Shorter deadlines, more regulations and fewer chemists are all hallmarks of our industry, which as Tony O'Lenick, et al., previously reported, have resulted in the need for formulators to adapt and look for new approaches to develop cosmetic products.
In this installment of "Comparatively Speaking," O'Lenick proposes two such approaches to save formulators time and effort: minimally disruptive formulating and functional formulating.
Minimally Disruptive Formulating
The concept of minimally disruptive formulation was introduced in 2015.1-4 This approach depends upon the formulator’s skill to create products that impart consumer-perceivable differences to meet a market need. Since esthetics are a key attribute of personal care products, the ability to alter their sensorial characteristics and provide a different consumer perception—with minimal changes to the formulation—is a very cost-effective way to develop new products.
As an example, adding a particular polymeric surface active agent (including silicones, polyester or other polymers) to an existing formulation creates a consumer-perceptible change in the formulation. The fact is that polymeric surface actives, properly chosen at a concentration of 5% or less, will lower the surface tension of the formulation, altering its feel, cushion, play time and gloss such that the customer perceives the product to be very different from the original formulation without the additive. This trait makes surface active polymers valuable at low concentrations in formulations to create “new” products.
I have often said that if a personal care product is compared to a gourmet meal, polymeric surfactant additives are the spice, not the meat or potatoes.1 This means that small amounts of surface active polymer added to already-great formulas will bring out the desired properties to the consumer, amazing and delighting them.
'If a personal care product is compared to a gourmet meal, polymeric surfactant additives are the spice, not the meat or potatoes.'
This approach allows the formulator to make small but major modifications to formulators in a very efficient way by modifying well-known formulations to provide new products with different aesthetics. Much of the original work in minimally disruptive formulation has been completed using silicone polymers but has expanded to other surface active polymers.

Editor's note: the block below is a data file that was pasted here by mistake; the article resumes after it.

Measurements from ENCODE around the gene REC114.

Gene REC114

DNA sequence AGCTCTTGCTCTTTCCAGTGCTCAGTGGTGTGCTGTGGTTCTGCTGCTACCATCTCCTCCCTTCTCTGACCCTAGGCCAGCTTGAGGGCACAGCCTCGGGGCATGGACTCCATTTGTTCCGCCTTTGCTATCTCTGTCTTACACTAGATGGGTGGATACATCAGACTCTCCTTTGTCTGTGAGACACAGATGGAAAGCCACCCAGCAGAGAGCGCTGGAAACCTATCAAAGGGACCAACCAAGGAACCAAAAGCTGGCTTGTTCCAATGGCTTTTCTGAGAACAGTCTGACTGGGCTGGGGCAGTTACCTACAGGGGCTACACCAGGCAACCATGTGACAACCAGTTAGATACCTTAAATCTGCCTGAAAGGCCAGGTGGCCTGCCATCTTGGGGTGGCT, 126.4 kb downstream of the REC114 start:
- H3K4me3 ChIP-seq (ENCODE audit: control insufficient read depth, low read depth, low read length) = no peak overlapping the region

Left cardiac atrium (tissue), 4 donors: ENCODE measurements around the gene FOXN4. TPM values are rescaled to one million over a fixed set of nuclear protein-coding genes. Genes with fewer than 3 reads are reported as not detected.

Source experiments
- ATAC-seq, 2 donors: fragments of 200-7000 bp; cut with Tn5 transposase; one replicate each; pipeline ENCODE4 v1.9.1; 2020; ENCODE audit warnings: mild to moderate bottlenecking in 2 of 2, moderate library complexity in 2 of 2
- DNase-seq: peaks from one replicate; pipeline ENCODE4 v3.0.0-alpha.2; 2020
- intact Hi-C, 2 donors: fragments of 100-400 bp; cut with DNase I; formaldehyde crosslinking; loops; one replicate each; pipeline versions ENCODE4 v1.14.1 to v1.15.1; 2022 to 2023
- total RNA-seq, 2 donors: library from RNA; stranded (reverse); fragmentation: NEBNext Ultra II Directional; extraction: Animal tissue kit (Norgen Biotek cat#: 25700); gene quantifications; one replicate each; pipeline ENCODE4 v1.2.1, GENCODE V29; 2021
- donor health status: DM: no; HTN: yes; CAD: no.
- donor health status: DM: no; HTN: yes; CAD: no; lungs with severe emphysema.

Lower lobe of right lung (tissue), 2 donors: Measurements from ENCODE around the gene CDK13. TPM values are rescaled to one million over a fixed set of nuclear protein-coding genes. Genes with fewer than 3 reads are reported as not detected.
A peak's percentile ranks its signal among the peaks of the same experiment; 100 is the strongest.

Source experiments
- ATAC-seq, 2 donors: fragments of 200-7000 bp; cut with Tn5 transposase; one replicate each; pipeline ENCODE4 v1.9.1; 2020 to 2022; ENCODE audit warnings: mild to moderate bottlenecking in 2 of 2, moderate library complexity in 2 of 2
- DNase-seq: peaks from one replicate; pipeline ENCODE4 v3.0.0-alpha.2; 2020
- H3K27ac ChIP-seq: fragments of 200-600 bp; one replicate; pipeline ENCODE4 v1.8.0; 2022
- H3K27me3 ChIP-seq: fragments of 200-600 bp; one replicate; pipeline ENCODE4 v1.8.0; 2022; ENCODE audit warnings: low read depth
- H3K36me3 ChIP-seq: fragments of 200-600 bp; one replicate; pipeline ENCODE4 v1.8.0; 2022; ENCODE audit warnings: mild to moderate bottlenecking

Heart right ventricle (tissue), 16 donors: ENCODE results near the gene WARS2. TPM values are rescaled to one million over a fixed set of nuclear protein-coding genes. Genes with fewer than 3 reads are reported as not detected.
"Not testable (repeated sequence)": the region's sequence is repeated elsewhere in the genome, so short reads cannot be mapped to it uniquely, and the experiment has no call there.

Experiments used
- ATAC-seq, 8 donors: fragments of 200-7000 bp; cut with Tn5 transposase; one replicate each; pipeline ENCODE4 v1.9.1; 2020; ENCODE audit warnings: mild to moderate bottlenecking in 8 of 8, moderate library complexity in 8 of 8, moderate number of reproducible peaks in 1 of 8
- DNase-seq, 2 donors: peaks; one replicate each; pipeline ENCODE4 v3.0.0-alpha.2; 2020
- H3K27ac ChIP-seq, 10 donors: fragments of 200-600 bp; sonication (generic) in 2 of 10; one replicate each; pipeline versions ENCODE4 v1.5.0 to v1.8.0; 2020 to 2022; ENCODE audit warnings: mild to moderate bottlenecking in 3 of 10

The concept of functional formulation was introduced in a webinar in 2020.5 This approach is different from minimally disruptive formulation in that it is not adding a new surface active polymer to an existing formulation, rather it is replacing existing surface active polymers in the formulation with other polymers that have the same function.
This approach stresses the function of a polymer in a formulation rather than the chemistry used to make it. If a polymer is in a formulation as a rheological modifier, the replacement chosen will be a wetting agent as well; the same goes for foaming agents or emulsifiers. This approach acknowledges that there are a variety of surface active polymers that provide the same function in a formulation but may or may not share the same chemistries.
Functional formulating acknowledges that there are a variety of surface active polymers that provide the same function in a formulation.
For example, a PEG ester may be either an emulsifier or detergent depending on its structure. The same goes for a silicone quat, which has many different functions depending on structure. The differences will only become apparent in a formulation.
Both of the described techniques offer the formulator a focused approach and provide for the efficient use of time by maintaining the platform formulation used while subjecting it to two types of changes in ingredients.